Aperture synthesis is possible only if both the amplitude and the phase of the incoming signal are measured by each telescope. For radio frequencies, this is possible by electronics, while for optical frequencies, the electromagnetic field cannot be measured directly and correlated in software, but must be propagated by sensitive optics and interfered optically. Accurate optical delay and atmospheric wavefront aberration correction is required, a very demanding technology that became possible only in the 1990s. This is why imaging with aperture synthesis has been used successfully in radio astronomy since the 1950s and in optical/infrared astronomy only since the turn of the millennium. See astronomical interferometer for more information.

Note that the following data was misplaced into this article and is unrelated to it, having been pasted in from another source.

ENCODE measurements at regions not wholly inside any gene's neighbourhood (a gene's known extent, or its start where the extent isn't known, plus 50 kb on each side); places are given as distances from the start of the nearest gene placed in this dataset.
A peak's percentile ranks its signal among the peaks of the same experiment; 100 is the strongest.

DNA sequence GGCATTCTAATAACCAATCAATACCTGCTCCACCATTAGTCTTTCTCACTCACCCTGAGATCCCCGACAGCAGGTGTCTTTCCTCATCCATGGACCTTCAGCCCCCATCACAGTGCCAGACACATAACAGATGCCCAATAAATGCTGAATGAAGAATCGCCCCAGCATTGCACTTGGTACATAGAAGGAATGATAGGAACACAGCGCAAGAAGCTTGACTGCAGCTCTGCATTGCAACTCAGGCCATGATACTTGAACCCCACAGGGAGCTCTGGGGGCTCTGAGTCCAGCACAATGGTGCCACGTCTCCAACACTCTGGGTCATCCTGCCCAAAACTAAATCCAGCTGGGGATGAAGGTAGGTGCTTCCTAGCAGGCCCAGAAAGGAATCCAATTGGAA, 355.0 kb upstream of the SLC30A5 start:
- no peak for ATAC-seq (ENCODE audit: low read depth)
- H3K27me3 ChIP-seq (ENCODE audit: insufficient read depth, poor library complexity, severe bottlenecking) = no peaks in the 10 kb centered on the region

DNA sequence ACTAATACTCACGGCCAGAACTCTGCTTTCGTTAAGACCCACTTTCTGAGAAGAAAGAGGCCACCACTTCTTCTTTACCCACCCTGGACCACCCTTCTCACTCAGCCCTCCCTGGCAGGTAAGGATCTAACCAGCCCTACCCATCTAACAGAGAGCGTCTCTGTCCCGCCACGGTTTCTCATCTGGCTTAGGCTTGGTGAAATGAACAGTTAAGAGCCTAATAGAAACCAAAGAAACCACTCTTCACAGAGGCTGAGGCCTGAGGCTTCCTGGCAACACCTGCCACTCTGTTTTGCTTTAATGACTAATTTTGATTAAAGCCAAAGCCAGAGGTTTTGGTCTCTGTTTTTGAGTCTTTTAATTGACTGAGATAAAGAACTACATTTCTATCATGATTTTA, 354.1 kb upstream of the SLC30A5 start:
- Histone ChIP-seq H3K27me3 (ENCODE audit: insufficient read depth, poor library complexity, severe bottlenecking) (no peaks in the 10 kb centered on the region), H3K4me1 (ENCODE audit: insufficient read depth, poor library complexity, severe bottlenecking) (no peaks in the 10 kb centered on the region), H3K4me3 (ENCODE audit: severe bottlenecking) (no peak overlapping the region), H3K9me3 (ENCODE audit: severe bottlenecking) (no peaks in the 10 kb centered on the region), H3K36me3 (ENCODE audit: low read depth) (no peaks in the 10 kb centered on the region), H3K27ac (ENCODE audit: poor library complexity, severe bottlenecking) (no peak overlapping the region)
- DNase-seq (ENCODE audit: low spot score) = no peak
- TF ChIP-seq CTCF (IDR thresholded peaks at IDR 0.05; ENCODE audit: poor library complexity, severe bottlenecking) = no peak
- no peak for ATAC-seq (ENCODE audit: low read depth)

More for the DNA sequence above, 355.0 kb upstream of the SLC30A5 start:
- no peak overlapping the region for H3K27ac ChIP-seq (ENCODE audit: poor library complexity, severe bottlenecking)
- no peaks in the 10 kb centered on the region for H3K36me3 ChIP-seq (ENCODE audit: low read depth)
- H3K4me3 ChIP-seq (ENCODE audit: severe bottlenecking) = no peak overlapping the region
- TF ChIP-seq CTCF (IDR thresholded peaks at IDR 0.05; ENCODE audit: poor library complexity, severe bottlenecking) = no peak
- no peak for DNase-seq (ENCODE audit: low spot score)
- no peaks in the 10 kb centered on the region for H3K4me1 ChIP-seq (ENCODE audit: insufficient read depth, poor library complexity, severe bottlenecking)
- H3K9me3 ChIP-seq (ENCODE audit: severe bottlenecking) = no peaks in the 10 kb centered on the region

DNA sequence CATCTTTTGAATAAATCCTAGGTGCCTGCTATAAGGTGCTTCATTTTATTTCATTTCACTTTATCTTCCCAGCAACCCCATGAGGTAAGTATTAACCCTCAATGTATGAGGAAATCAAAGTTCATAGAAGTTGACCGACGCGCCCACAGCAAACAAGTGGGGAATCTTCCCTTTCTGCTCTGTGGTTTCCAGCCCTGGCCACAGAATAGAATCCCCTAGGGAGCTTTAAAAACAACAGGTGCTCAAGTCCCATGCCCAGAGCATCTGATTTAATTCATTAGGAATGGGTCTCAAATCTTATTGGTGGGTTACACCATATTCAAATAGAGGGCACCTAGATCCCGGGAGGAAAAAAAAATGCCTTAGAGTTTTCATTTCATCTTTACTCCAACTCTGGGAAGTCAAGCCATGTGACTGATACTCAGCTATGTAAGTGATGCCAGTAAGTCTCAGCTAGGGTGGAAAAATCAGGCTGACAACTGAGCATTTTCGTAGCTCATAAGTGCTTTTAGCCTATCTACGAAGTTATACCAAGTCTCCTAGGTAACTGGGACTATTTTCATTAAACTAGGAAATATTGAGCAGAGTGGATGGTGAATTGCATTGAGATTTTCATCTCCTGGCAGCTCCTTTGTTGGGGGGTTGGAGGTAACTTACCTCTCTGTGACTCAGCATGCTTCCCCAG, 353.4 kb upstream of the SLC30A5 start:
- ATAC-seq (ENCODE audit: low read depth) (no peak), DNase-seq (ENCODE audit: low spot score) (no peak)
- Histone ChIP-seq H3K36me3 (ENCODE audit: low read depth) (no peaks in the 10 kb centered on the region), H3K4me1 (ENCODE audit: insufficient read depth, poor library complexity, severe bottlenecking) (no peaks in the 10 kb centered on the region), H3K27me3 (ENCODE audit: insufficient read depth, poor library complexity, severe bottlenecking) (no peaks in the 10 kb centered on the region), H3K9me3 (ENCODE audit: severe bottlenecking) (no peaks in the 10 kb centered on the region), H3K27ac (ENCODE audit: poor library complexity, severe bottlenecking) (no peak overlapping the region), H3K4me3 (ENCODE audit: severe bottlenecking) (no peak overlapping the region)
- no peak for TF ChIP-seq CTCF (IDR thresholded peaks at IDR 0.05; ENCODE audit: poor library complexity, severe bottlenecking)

In order to produce a high quality image, a large number of different separations between different telescopes is required (the projected separation between any two telescopes as seen from the radio source is called a baseline) - as many different baselines as possible are required in order to get a good quality image. The number of baselines (nb) for an array of n telescopes is given by nb=(n2- n)/2. For example, the Very Large Array has 27 telescopes giving 351 independent baselines at once, and can give high quality images.